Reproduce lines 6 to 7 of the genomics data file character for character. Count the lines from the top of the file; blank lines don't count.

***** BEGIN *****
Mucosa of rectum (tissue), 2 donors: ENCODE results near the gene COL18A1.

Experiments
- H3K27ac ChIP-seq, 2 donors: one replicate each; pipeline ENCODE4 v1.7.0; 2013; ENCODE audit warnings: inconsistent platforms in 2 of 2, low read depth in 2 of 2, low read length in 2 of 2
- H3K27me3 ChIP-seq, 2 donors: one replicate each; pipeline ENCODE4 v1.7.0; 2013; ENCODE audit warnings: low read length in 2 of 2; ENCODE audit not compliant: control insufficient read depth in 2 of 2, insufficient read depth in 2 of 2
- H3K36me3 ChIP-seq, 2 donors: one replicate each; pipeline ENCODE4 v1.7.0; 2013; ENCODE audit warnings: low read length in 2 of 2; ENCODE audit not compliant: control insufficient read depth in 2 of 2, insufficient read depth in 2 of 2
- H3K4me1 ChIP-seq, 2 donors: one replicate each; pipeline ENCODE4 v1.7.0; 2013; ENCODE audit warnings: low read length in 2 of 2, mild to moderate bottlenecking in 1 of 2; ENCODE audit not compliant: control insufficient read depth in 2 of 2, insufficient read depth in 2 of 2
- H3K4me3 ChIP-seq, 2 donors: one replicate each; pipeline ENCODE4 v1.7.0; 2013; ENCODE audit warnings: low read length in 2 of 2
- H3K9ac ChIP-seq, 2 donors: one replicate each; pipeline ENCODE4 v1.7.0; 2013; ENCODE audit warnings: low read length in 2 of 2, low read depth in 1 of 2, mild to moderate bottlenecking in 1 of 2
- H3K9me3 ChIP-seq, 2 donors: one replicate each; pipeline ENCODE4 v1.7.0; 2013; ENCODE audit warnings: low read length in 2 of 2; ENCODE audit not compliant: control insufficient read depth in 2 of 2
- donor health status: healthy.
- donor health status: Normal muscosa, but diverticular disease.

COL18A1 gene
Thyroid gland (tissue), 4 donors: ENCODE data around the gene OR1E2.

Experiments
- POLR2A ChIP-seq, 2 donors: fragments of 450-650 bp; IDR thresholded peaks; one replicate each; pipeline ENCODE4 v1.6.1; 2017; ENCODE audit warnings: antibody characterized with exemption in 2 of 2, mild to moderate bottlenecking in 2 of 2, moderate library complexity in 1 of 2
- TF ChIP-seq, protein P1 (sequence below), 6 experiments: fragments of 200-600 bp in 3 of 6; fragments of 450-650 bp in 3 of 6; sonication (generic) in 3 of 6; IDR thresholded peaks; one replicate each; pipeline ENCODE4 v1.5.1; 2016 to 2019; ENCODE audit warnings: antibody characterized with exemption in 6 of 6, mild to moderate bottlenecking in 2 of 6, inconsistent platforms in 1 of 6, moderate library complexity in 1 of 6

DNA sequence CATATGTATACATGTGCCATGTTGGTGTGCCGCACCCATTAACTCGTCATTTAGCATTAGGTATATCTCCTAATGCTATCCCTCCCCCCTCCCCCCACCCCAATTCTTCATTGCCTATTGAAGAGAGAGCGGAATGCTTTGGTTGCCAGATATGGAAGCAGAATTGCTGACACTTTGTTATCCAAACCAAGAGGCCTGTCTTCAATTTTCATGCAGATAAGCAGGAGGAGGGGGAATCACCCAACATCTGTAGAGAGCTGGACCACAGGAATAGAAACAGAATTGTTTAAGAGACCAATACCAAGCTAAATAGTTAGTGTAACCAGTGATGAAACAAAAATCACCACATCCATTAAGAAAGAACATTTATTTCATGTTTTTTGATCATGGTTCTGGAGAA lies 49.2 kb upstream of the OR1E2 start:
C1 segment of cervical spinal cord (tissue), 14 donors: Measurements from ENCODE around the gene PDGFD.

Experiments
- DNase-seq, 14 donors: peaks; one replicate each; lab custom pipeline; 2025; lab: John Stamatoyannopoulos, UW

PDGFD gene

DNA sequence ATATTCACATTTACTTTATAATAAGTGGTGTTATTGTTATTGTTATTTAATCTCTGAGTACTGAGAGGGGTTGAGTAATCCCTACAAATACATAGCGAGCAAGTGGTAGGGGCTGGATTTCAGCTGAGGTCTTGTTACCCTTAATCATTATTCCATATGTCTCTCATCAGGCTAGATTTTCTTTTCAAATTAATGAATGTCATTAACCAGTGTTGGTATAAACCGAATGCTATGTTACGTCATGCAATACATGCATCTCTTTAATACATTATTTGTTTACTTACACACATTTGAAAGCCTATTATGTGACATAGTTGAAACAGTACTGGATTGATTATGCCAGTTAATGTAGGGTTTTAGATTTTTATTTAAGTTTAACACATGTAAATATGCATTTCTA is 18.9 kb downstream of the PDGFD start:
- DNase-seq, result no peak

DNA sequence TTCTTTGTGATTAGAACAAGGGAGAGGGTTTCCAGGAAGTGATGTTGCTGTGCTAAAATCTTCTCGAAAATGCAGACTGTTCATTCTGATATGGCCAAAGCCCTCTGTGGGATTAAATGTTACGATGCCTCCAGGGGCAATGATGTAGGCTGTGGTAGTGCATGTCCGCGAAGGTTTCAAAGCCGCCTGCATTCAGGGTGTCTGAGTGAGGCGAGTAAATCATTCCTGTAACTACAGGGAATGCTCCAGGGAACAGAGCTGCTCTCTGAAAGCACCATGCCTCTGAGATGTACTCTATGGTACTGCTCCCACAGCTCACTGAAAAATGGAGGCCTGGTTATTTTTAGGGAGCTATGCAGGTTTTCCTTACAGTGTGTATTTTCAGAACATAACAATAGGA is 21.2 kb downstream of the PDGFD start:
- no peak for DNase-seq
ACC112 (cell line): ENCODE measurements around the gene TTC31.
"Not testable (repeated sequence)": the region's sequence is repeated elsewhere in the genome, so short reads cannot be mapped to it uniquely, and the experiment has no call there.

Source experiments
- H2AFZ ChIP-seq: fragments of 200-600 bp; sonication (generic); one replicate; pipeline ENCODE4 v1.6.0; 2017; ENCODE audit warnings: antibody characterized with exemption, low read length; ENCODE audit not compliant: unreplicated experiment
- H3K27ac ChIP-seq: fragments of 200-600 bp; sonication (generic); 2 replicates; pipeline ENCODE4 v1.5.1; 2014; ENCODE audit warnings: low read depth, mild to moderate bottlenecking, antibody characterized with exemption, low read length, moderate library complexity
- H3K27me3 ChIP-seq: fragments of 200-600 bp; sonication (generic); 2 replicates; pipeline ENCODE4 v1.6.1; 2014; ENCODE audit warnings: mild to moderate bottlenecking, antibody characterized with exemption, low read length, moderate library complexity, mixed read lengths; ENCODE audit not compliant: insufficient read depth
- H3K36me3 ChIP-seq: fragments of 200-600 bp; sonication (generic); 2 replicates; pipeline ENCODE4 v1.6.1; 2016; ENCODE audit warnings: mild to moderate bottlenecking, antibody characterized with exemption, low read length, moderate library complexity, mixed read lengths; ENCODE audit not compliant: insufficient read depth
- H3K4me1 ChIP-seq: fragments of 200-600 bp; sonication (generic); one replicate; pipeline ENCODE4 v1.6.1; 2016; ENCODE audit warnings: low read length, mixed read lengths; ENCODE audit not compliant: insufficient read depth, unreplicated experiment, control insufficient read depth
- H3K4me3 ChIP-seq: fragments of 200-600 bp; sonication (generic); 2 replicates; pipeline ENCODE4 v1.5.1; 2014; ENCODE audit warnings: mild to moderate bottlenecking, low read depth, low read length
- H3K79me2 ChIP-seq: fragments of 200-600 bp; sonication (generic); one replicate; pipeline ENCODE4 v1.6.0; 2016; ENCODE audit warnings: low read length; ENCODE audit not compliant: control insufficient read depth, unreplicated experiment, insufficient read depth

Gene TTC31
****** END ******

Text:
- H3K4me1 ChIP-seq, 2 donors: one replicate each; pipeline ENCODE4 v1.7.0; 2013; ENCODE audit warnings: low read length in 2 of 2, mild to moderate bottlenecking in 1 of 2; ENCODE audit not compliant: control insufficient read depth in 2 of 2, insufficient read depth in 2 of 2
- H3K4me3 ChIP-seq, 2 donors: one replicate each; pipeline ENCODE4 v1.7.0; 2013; ENCODE audit warnings: low read length in 2 of 2